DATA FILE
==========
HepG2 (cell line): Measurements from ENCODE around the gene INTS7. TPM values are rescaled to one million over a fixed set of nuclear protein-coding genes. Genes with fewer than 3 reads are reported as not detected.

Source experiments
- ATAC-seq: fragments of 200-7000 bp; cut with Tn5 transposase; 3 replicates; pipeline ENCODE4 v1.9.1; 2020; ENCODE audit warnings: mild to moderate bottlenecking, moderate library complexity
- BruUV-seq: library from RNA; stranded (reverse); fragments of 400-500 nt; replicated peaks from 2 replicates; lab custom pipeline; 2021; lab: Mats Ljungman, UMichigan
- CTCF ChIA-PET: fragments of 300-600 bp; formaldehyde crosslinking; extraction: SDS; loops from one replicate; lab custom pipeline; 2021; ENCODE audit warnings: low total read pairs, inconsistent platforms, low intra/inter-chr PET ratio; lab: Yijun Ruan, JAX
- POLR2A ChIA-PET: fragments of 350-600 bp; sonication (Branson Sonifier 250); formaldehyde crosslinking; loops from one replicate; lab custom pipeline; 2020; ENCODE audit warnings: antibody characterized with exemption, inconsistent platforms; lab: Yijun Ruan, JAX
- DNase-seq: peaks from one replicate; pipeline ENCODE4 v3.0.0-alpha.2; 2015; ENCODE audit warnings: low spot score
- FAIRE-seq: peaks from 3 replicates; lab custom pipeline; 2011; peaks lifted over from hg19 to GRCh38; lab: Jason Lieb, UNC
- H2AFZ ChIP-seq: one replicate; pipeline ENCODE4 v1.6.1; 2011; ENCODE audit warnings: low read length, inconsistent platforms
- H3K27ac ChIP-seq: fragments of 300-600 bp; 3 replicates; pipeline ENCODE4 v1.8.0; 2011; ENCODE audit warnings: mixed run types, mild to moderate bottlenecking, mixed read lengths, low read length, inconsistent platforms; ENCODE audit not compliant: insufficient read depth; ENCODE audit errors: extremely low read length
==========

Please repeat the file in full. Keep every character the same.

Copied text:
HepG2 (cell line): Measurements from ENCODE around the gene INTS7. TPM values are rescaled to one million over a fixed set of nuclear protein-coding genes. Genes with fewer than 3 reads are reported as not detected.

Source experiments
- ATAC-seq: fragments of 200-7000 bp; cut with Tn5 transposase; 3 replicates; pipeline ENCODE4 v1.9.1; 2020; ENCODE audit warnings: mild to moderate bottlenecking, moderate library complexity
- BruUV-seq: library from RNA; stranded (reverse); fragments of 400-500 nt; replicated peaks from 2 replicates; lab custom pipeline; 2021; lab: Mats Ljungman, UMichigan
- CTCF ChIA-PET: fragments of 300-600 bp; formaldehyde crosslinking; extraction: SDS; loops from one replicate; lab custom pipeline; 2021; ENCODE audit warnings: low total read pairs, inconsistent platforms, low intra/inter-chr PET ratio; lab: Yijun Ruan, JAX
- POLR2A ChIA-PET: fragments of 350-600 bp; sonication (Branson Sonifier 250); formaldehyde crosslinking; loops from one replicate; lab custom pipeline; 2020; ENCODE audit warnings: antibody characterized with exemption, inconsistent platforms; lab: Yijun Ruan, JAX
- DNase-seq: peaks from one replicate; pipeline ENCODE4 v3.0.0-alpha.2; 2015; ENCODE audit warnings: low spot score
- FAIRE-seq: peaks from 3 replicates; lab custom pipeline; 2011; peaks lifted over from hg19 to GRCh38; lab: Jason Lieb, UNC
- H2AFZ ChIP-seq: one replicate; pipeline ENCODE4 v1.6.1; 2011; ENCODE audit warnings: low read length, inconsistent platforms
- H3K27ac ChIP-seq: fragments of 300-600 bp; 3 replicates; pipeline ENCODE4 v1.8.0; 2011; ENCODE audit warnings: mixed run types, mild to moderate bottlenecking, mixed read lengths, low read length, inconsistent platforms; ENCODE audit not compliant: insufficient read depth; ENCODE audit errors: extremely low read length